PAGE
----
Using the microstrip detectors described in spec:mstrip, we take advantage of the fact that charmed particles travel a short distance in the spectrometer before they decay. This means we can reconstruct two distinct vertices in the event: the primary or production vertex and the secondary or decay vertex. A diagram of a decay and its vertices is shown in select:charm_decay. By reconstructing the two vertices, we obtain several quantities on which we can cut to reduce non-charm backgrounds.
For the analyses presented in this thesis, we use a candidate driven vertexing algorithm called . To reconstruct a decay candidate, we find three separate tracks that match our requirements for being a proton, kaon, and pion respectively. We then use the vertexing algorithm to form a vertex from these three tracks. Assuming a valid vertex can be found, we point the momentum vector of the candidate back towards its origin and select additional tracks that form a good vertex with the candidate. These tracks and the momentum vector form the primary vertex.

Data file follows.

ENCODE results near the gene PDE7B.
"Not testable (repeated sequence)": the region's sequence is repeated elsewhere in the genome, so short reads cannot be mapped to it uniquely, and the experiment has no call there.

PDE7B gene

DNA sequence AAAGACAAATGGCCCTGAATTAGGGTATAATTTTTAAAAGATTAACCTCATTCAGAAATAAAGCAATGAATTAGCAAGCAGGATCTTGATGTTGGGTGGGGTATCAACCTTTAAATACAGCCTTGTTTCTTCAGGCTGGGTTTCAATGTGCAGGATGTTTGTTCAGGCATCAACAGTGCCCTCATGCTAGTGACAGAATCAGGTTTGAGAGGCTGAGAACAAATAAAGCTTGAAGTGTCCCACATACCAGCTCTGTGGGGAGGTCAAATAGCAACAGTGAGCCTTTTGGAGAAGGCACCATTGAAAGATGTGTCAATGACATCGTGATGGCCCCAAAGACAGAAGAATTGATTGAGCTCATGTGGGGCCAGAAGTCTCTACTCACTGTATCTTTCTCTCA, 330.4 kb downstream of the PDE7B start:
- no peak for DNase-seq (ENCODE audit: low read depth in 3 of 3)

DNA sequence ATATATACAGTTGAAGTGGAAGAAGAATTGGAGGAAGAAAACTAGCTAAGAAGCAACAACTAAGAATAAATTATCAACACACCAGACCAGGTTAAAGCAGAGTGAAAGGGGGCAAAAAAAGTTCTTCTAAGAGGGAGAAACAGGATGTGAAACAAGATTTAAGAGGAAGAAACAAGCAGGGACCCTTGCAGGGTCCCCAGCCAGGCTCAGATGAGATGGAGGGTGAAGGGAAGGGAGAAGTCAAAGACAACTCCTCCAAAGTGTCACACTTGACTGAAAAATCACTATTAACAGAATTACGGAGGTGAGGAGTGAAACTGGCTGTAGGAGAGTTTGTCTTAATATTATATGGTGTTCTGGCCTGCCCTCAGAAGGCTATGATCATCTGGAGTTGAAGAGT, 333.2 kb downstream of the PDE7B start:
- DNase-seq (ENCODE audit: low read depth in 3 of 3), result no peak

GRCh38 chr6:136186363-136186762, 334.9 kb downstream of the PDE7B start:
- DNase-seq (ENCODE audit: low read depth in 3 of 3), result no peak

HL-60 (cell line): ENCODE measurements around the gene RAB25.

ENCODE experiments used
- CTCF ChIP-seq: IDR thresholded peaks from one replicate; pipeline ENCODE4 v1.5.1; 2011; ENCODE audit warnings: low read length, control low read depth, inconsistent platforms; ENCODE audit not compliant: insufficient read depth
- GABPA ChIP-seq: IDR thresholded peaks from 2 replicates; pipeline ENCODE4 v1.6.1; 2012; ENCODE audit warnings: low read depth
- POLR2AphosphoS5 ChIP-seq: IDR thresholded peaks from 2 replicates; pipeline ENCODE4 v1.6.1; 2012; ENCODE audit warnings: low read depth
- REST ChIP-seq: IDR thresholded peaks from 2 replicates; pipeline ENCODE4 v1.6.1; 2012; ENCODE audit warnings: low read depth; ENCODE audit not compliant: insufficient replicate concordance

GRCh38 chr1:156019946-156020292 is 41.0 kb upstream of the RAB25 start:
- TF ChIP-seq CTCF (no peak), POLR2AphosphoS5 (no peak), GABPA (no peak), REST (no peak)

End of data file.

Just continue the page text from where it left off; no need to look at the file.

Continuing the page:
This method has been shown to be more efficient  at extracting fully reconstructed charm decays than methods which form well separated vertices without any knowledge of the decay topology being searched for. There are several reasons that this candidate driven algorithm is superior. First, there is no default separation required between vertices. Second, primary tracks may pass through the secondary, but can be excluded from it. Finally, including additional tracks in the secondary will affect the point-back of the charm candidate, causing it to miss the primary.